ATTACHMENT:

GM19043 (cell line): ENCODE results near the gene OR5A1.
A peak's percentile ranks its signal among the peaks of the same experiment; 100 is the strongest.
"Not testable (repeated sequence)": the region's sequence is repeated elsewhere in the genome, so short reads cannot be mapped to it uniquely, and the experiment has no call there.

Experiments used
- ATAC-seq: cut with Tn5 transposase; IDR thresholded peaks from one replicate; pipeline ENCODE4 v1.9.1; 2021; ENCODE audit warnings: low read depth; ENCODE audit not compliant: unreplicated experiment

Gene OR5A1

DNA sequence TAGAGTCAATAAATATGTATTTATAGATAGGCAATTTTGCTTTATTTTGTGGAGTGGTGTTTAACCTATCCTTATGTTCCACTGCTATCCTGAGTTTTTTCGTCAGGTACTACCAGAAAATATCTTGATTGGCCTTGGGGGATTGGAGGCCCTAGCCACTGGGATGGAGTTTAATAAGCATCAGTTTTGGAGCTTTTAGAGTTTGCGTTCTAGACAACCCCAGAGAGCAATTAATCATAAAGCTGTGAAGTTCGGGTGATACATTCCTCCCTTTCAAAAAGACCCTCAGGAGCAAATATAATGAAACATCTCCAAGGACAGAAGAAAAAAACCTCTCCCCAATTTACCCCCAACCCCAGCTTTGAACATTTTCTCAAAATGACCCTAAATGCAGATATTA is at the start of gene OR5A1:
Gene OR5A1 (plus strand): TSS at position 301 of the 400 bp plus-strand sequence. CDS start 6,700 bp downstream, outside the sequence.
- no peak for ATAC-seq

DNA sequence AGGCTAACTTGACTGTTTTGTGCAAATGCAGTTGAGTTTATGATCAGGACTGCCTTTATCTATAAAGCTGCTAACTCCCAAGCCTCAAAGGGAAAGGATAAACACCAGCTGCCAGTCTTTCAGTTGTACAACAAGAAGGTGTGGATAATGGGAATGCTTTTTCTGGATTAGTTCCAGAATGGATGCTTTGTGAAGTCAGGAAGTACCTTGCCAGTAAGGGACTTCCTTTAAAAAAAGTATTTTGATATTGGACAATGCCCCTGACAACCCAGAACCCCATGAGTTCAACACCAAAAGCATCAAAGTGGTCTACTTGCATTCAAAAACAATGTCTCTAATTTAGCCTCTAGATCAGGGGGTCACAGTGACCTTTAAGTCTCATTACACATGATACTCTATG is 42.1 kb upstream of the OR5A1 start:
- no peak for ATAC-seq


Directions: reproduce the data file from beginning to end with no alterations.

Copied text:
GM19043 (cell line): ENCODE results near the gene OR5A1.
A peak's percentile ranks its signal among the peaks of the same experiment; 100 is the strongest.
"Not testable (repeated sequence)": the region's sequence is repeated elsewhere in the genome, so short reads cannot be mapped to it uniquely, and the experiment has no call there.

Experiments used
- ATAC-seq: cut with Tn5 transposase; IDR thresholded peaks from one replicate; pipeline ENCODE4 v1.9.1; 2021; ENCODE audit warnings: low read depth; ENCODE audit not compliant: unreplicated experiment

Gene OR5A1

DNA sequence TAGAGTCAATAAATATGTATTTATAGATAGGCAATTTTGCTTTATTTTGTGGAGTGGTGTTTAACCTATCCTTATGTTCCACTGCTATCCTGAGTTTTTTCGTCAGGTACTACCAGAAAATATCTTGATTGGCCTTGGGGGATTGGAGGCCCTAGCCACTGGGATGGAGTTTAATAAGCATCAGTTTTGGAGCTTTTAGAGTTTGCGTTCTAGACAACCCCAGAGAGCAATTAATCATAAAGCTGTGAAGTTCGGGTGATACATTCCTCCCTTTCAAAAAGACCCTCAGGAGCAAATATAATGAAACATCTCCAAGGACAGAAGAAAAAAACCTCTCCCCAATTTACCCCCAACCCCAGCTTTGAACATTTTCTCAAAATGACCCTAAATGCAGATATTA is at the start of gene OR5A1:
Gene OR5A1 (plus strand): TSS at position 301 of the 400 bp plus-strand sequence. CDS start 6,700 bp downstream, outside the sequence.
- no peak for ATAC-seq

DNA sequence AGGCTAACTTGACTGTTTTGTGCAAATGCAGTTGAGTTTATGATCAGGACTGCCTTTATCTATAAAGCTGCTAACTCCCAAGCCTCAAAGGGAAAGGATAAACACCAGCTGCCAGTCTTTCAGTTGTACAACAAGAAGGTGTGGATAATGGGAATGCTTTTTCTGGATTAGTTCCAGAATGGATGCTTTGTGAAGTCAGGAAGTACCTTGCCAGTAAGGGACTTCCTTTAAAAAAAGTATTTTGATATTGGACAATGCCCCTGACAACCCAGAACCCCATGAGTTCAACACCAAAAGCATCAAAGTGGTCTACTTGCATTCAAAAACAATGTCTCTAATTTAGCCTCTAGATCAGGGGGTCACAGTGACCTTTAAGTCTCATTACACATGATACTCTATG is 42.1 kb upstream of the OR5A1 start:
- no peak for ATAC-seq